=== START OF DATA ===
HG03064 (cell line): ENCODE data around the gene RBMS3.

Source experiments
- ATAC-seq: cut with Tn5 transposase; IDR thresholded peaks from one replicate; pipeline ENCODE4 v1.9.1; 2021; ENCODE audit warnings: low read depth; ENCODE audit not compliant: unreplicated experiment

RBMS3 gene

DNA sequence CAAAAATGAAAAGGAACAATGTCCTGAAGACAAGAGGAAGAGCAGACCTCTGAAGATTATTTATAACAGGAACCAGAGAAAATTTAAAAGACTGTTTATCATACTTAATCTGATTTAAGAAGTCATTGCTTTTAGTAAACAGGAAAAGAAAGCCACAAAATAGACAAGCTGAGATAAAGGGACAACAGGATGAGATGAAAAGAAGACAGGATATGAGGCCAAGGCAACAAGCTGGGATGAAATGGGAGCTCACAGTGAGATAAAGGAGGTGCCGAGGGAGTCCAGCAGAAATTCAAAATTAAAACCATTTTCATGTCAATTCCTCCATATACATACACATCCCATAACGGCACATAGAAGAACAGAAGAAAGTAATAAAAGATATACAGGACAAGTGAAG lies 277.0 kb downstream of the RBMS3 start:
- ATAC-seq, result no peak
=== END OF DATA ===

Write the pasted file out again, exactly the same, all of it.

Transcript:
HG03064 (cell line): ENCODE data around the gene RBMS3.

Source experiments
- ATAC-seq: cut with Tn5 transposase; IDR thresholded peaks from one replicate; pipeline ENCODE4 v1.9.1; 2021; ENCODE audit warnings: low read depth; ENCODE audit not compliant: unreplicated experiment

RBMS3 gene

DNA sequence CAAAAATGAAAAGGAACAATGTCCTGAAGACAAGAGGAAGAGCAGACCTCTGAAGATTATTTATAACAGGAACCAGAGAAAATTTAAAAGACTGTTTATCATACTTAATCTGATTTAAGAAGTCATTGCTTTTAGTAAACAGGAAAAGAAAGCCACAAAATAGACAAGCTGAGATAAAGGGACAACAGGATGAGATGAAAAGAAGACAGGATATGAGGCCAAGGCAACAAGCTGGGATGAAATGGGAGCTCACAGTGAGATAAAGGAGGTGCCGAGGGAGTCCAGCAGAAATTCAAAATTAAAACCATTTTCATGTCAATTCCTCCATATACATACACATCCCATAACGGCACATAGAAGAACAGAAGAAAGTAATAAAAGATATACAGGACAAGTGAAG lies 277.0 kb downstream of the RBMS3 start:
- ATAC-seq, result no peak